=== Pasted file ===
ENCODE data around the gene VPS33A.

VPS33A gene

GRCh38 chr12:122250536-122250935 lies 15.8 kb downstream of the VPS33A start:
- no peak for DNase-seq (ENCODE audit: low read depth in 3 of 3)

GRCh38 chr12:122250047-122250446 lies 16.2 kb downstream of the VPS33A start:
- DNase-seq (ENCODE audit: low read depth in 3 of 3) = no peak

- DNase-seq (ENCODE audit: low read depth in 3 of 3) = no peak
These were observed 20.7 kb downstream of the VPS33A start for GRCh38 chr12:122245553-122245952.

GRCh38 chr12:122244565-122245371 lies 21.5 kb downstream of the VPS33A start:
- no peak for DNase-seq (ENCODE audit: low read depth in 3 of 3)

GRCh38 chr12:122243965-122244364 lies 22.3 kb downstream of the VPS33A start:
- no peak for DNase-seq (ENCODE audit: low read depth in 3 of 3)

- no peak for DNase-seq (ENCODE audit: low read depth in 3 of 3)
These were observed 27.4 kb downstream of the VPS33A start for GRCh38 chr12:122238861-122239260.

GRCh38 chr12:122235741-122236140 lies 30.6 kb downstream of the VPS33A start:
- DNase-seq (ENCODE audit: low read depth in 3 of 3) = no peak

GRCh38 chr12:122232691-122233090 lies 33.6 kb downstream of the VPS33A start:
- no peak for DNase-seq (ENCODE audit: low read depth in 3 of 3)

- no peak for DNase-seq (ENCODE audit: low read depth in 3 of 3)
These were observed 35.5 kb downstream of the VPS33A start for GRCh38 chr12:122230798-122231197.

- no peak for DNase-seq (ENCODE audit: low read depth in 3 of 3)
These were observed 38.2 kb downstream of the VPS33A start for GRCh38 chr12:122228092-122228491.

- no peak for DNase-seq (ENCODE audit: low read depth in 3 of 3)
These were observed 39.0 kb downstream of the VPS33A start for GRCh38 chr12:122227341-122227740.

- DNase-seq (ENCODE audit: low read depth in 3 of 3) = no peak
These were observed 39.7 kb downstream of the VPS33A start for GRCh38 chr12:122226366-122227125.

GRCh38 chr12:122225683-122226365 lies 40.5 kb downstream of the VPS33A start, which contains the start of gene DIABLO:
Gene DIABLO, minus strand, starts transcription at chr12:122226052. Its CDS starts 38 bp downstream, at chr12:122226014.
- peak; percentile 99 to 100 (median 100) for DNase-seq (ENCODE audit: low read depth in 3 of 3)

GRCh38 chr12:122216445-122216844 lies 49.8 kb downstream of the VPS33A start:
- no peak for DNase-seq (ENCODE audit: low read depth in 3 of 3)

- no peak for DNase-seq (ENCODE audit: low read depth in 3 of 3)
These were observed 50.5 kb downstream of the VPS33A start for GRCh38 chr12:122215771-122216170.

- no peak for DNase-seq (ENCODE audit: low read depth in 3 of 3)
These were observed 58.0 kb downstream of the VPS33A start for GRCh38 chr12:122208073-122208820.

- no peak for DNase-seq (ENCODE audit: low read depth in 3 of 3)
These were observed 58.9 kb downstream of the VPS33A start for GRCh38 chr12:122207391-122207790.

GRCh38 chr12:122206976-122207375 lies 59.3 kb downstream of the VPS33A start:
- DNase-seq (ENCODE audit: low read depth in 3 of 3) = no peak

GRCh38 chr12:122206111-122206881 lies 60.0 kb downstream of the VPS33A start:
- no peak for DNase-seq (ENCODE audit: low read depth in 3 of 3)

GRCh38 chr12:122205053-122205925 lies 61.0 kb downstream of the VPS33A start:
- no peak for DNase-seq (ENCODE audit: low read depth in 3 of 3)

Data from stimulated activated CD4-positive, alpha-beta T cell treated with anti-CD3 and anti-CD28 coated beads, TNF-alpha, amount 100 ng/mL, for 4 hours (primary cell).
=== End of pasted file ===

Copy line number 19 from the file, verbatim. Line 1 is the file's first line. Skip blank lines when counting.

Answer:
- no peak for DNase-seq (ENCODE audit: low read depth in 3 of 3)